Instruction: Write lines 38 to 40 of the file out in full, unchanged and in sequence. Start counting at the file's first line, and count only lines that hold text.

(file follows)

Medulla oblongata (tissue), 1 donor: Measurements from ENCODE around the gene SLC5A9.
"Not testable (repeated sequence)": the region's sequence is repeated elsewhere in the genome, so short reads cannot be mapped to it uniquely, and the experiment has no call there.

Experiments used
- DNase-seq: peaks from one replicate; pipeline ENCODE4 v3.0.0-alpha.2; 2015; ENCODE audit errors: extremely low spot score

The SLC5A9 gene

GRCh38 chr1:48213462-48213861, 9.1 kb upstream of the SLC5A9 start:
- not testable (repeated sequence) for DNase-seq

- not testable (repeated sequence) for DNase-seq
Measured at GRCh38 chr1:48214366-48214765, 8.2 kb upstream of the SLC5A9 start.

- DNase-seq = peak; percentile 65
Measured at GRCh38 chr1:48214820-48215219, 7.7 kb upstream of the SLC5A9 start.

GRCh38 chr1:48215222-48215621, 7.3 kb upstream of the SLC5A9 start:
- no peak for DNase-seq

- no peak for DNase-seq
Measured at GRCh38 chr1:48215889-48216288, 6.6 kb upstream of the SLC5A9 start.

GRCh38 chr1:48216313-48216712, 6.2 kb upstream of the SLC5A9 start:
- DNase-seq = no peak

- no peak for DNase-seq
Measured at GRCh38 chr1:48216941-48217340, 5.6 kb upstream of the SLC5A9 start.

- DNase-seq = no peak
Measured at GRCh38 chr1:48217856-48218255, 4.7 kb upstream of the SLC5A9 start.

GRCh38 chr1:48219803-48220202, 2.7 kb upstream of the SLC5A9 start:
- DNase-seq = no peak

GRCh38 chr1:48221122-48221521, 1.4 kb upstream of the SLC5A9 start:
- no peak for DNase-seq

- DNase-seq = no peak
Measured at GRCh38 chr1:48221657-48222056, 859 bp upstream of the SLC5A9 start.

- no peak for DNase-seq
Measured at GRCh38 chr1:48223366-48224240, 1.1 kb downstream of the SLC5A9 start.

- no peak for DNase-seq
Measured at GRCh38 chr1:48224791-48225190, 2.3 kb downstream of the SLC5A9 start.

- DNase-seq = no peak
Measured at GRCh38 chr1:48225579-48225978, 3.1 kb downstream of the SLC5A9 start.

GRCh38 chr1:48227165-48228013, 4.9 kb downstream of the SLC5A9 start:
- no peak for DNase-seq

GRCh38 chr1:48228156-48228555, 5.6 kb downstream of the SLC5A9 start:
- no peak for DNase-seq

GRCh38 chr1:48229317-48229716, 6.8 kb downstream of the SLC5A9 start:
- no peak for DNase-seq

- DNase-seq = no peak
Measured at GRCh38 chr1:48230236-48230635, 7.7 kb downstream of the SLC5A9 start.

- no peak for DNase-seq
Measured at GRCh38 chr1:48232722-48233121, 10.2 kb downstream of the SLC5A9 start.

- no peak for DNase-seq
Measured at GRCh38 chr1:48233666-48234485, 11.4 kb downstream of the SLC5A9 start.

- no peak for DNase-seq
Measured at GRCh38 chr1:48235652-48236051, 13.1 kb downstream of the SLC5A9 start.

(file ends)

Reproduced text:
GRCh38 chr1:48229317-48229716, 6.8 kb downstream of the SLC5A9 start:
- no peak for DNase-seq

- DNase-seq = no peak